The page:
Growing up in a small family unit means that when it breaks apart, the blow is a harder one to deal with. Having less people for the impact to disperse energy leaves each individual with a harder knock. This Christmas we travelled back to Melbourne to spend time with my family however the logistics of who sees who and when became even more complicated than ever before. My sister and I non-amicably parted ways in the lead up to my wedding, not my choice, and although time has passed the wounds still remain fresh for us both. To further complicate the issue, my parents are divorced which means we would normally spend Christmas with them each individually, dining with Dad on Christmas Eve and with Mum on Christmas Day.
Gourmet Escape is a three day food and wine festival held each year in the Margaret River wine region. It has become a yearly favourite for locals and a huge drawcard for people interstate and internationally. Last year the festival clashed with some dates we had booked for a close friend’s birthday celebration in Lombok, so I thought we were only going to be able to make it down for the Friday. My usual plan of attack when attending a food festival is a crazed I-must-eat-all-the-things caper. I hate the thought that I might miss out on something delicious and end up booking back to back events like a lunatic. This approach often comes at a significant cost and thus our budget for these weekends is usually quite substantial.
It is no secret that I love my local The Precinct in Vic Park. We are regulars almost every week and they seem to successfully predict what we want to drink and almost read our minds on what we want to eat too. I love their passion and enthusiasm; every wine and every dish has its own story. You can imagine my excitement when I heard that this awesome team had plans to open a second venue. Managing to secure the old Jus Burgers site in Northbridge I waited patiently for the restaurant to open, hoping them all the success that they deserve. Their new bar is called No Mafia.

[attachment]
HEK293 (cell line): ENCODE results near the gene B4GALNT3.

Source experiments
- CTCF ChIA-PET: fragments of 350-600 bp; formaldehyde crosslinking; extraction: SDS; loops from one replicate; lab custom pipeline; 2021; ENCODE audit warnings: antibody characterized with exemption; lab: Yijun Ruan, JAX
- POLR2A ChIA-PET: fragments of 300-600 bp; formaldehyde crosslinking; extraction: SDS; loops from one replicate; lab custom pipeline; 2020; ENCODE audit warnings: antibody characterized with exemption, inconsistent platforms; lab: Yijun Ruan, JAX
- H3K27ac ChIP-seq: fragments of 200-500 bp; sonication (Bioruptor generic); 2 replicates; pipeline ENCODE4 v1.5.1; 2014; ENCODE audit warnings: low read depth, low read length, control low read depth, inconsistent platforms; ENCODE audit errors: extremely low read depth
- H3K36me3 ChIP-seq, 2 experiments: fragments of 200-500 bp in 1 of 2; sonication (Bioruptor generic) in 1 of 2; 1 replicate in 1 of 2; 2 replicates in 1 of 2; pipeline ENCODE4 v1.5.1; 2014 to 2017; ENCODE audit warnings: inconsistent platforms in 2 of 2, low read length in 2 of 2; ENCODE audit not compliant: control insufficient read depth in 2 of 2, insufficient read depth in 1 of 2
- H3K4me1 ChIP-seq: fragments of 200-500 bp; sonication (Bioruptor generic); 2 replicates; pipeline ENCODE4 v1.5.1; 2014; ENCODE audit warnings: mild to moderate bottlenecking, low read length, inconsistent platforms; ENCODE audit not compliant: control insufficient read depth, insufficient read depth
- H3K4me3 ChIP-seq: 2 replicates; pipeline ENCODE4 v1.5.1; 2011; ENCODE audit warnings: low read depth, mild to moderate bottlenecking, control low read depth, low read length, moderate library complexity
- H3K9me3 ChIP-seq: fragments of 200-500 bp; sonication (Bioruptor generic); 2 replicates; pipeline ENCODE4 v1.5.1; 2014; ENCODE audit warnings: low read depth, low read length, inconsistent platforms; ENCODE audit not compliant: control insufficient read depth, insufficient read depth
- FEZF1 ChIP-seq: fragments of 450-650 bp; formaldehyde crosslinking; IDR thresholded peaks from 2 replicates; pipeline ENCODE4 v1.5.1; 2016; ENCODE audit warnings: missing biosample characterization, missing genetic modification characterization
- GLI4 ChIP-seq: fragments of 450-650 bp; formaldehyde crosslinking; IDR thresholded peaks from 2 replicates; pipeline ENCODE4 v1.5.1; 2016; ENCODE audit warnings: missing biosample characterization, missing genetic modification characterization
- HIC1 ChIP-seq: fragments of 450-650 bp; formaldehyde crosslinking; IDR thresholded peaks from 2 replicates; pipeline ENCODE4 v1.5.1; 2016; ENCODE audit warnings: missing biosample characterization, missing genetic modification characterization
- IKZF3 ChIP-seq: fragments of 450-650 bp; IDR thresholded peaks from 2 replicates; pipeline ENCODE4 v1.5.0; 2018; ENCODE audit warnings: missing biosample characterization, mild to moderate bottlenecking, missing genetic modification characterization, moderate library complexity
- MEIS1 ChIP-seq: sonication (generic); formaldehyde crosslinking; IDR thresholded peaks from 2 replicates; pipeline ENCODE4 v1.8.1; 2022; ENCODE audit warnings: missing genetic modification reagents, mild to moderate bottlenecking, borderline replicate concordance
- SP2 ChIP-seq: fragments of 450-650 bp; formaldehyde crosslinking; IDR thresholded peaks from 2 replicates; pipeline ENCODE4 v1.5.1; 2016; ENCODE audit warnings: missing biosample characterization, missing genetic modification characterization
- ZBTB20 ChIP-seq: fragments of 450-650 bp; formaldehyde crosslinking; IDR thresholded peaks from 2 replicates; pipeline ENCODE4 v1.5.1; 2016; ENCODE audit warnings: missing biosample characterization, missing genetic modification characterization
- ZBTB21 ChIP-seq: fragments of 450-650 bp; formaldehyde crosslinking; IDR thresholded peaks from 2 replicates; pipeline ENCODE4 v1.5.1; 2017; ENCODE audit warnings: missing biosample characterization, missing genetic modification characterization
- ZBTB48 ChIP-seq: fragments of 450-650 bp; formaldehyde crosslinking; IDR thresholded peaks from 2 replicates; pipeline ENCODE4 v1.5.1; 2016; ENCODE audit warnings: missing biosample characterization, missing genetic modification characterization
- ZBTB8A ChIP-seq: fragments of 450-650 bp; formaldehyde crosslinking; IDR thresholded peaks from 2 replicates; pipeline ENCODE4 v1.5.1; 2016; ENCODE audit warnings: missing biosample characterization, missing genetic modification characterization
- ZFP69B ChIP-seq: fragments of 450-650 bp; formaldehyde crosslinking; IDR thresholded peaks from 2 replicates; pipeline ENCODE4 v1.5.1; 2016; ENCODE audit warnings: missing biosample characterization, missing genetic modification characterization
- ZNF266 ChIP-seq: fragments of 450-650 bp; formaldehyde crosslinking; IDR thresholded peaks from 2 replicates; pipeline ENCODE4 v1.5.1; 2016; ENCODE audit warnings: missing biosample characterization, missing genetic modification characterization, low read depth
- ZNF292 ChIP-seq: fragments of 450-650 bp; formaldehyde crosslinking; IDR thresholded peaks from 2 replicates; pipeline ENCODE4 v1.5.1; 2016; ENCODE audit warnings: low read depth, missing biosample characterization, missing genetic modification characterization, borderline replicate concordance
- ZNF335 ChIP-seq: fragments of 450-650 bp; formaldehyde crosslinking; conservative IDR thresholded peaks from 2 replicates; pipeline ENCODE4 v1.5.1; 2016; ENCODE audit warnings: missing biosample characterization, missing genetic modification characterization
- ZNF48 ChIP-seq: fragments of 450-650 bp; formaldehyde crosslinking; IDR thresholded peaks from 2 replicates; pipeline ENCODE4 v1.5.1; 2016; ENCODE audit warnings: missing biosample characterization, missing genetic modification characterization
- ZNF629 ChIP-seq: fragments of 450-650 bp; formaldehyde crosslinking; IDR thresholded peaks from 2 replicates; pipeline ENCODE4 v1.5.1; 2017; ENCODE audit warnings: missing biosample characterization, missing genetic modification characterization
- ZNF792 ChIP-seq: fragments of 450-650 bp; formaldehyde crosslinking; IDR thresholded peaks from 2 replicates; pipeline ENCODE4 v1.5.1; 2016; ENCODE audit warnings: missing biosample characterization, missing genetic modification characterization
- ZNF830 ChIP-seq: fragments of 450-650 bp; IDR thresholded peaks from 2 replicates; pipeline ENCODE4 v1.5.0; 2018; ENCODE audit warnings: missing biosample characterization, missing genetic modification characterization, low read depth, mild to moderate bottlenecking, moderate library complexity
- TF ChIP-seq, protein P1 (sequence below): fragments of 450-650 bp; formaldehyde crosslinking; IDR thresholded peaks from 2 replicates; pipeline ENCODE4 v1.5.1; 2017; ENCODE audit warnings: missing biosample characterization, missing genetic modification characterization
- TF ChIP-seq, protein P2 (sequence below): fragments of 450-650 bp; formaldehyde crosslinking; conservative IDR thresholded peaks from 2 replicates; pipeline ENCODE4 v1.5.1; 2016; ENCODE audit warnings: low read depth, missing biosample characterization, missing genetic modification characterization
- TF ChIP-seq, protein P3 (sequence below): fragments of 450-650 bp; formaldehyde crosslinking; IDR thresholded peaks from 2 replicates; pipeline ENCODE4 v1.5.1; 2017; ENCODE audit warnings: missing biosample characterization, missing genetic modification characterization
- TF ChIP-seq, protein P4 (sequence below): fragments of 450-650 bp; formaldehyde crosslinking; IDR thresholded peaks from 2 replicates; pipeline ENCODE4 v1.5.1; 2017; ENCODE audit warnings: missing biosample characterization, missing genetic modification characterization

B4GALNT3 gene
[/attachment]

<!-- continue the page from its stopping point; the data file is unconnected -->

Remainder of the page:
Focusing on southern Italian cuisine with handpicked Italian and local wines, the food bypasses serving stodgy pastas and bread in favour of fresh and nearly entirely gluten free share plates. Executive Chef Sam McKinven has created a menu that left me wanting to return in a hurry.
Revolving restaurants hit widespread popularity back in the seventies and I even remember as a child growing up in the eighties the whole concept still sounded super modern and space aged. These days many of them around the world have closed after bearing badges of being labelled tourist traps with high prices and poor quality food.
C Restaurant is Perth’s only revolving restaurant and is situated up on level 33 of the St Martins Tower in the heart of the CBD. Our first visit to this restaurant was many moons ago back when it was called Hilite 33 for one of my very first dates with the Boy.
I have always had a very keen interest to try Malaysian cuisine but the fear of accidentally eating gluten has frightened me off. I learnt this the hard way on our trip to Kuala Lumpur earlier this year where I was quite restricted in what I could eat and despite being very careful I ended up getting sick from eating something with gluten in it.